Those leaps, take greater faith than any of the tiny tiptoes that preceded them . . . but it is in those leaps—that we learn to fly. “Absolutely not”—two words I have learned to use sparingly. It seems everytime I have uttered them in my life, it has turned into a learning experience—one where I had to make way to a greater plan.
It is usually in those moments— when we think we have all the answers and have life all figured out—that God gives us a chance to grow in His way.
Our faith doesn’t grow . . . until it is stretched. So warm up kids—because we came here to grow. God is there. He absolutely does not forget us. He hears our fears, and He knows our pain . . . but He also sees the gifts we cannot see. He knows when our ‘absolutely not’s can become the very thing that sets us free.
So to everyone who has felt alone on a mission they did not choose—it is going to be scary. It is going to be dark; some days you are going to wonder which way is up. It is going to be hard. It is going to be lonely and long; there will be moments when you feel you should just give up. You will feel small—you will see yourself as insignificant and meaningless. Your pain will sometimes feel that it is all in vain. You will grieve over the lost path you thought you would take.
There will be days when you want to stand on the top of a skyscraper and tell the world of all the hurt in your heart; then there will be days—even years—when you want to crawl into a cave and keep it all hidden safe inside forever. Some days you may even ask why. So when those questions come . . . those deep dark questions that penetrate your very soul—Has anyone ever been where I have been? Am I alone? Are my cries just echoing inside of me?—Absoulutly not. You are not alone. Your fears are real, your pain is heavy . . . but YOU are not lifting them alone. Maybe life is giving you more than you feel you can bear—but He has absolutely not left you alone to carry it yourself.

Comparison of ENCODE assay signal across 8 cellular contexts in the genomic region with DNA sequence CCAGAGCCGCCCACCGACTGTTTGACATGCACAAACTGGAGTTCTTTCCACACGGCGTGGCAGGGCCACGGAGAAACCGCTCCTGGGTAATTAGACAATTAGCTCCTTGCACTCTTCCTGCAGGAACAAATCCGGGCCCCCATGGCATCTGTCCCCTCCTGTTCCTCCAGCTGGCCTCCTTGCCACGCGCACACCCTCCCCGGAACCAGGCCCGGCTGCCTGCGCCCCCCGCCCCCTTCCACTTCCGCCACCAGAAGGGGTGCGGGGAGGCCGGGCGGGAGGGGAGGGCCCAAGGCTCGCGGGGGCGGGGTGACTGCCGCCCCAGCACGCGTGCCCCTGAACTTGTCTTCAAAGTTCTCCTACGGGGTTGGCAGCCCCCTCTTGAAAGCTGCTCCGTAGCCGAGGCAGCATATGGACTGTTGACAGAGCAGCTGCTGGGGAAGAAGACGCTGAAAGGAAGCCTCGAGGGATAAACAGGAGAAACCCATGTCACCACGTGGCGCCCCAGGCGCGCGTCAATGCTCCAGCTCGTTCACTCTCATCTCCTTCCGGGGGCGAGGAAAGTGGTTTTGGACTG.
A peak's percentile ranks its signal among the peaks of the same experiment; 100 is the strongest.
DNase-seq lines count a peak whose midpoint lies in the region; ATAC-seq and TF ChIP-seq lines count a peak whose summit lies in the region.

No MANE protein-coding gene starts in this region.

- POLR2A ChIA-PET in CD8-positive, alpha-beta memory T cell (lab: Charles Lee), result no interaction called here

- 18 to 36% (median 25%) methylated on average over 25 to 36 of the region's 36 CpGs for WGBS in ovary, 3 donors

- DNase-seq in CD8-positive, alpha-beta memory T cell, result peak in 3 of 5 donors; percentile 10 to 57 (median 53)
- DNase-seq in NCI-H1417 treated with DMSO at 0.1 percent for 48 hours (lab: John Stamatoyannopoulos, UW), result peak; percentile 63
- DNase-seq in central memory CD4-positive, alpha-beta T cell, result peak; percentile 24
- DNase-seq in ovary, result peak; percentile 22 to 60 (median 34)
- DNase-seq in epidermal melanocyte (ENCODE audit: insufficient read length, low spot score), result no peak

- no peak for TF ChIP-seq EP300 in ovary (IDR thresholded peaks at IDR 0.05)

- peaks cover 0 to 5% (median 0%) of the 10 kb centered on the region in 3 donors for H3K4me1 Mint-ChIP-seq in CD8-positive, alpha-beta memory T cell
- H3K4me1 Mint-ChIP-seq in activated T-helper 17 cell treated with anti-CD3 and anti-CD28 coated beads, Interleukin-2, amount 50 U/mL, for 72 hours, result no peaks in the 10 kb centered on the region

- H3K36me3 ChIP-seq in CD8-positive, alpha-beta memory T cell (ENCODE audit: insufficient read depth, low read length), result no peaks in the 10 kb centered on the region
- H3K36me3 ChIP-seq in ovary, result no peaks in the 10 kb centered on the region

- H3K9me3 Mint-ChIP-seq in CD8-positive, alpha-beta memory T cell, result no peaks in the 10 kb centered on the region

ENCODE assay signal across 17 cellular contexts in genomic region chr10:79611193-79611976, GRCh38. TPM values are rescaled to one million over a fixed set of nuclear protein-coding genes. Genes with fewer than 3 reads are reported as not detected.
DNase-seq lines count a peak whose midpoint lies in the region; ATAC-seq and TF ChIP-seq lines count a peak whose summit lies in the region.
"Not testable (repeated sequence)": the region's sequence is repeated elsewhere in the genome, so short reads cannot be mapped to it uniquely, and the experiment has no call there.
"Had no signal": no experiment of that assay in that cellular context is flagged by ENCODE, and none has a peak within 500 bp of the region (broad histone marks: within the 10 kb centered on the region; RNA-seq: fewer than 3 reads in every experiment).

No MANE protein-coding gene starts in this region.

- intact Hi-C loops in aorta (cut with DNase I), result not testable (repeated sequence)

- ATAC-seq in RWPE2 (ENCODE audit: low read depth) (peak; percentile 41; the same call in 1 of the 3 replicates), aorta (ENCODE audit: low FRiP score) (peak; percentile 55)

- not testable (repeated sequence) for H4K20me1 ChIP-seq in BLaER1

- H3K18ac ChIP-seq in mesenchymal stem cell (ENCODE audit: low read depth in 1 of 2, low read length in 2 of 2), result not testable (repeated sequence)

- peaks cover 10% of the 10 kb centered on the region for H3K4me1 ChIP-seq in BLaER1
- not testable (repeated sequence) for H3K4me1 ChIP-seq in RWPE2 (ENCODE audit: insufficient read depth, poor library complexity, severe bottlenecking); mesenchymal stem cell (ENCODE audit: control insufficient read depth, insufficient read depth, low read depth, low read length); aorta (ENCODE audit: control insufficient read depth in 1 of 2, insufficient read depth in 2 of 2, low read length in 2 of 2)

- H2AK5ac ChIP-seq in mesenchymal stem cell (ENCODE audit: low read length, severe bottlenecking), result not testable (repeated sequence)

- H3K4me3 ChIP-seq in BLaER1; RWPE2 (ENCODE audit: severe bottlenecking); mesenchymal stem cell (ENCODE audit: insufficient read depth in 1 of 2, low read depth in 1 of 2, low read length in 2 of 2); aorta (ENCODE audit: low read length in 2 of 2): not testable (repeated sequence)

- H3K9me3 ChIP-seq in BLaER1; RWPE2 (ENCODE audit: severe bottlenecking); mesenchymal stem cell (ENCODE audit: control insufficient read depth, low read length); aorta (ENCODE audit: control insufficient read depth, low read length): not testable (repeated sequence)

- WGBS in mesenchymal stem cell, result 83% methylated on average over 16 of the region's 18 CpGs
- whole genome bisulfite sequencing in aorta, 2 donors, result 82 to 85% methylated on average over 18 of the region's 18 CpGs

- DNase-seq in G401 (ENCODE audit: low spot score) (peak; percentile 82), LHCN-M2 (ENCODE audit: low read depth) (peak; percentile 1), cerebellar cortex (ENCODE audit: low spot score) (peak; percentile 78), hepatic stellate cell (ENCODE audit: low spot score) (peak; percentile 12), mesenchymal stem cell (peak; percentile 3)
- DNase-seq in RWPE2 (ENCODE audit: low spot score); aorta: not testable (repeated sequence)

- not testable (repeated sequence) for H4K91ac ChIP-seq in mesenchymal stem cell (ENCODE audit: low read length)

Like my little ones at Disneyland for the very first time—we may feel like we are the first to experience some of life's rides. It may seem like we are the pioneers to having faith in something we cannot see. It feels overwhelming when our boats take us on our first ride into a dark cave, but just like the log ride at Disneyland—eventually our boat will see the sun. Maybe sometimes just in fractions of a second at a time—but little by little it will be there. So look for the light. When your journey brings you out of the tunnels—and back into the sunshine . . . smile for that little flicker of warmth that is still lighting your path.
Find a reason to grin, despite the roller coasters you are riding. Sometimes you will be disappointed. Sometimes you will wish there was more; other times you will be pushed to adventure onto a ride you would have never chosen for yourself. In all of the rides you take . . . there is something to be learned and experience to be gained, but we cannot do it alone. We have to turn to something more powerful than ourselves. We have to find a hero to give us strength.
We don't have to be our own super hero. Life wasn't meant for us to save ourselves. There are many in the world pretending to have all the answers to all of our tough questions—but truth is . . . there is only one who can truly save us. Because of Him we can smile no matter where we are. Because of Him we can find peace when the super heroes of the world let us down. (No offense Frozone . . . you were awesome.)
There are not many things in this world that are concrete—even our super(est) of super heros—but Christ will never let us down. We can never forget that He will absolutely not leave us alone. He has been down the waterfalls you are about to encounter; He has ridden in all the dark caves. He has seen every rapid. He is there; He is real—and He knows right where you stand. Make sure you are taking a stand to the right causes. Don’t let your list of things you will “absolutely not” do, stop you from fulfilling the mission He has written—to sculpt you into the perfect masterpiece He envisioned you to become. Take that leap. Be bold, be brave . . . and never forget—YOU are absolutely not alone.
(I haven't yet written about the experience of my interview with Dateline, but here is the link to their episode about the Rob Hall murder: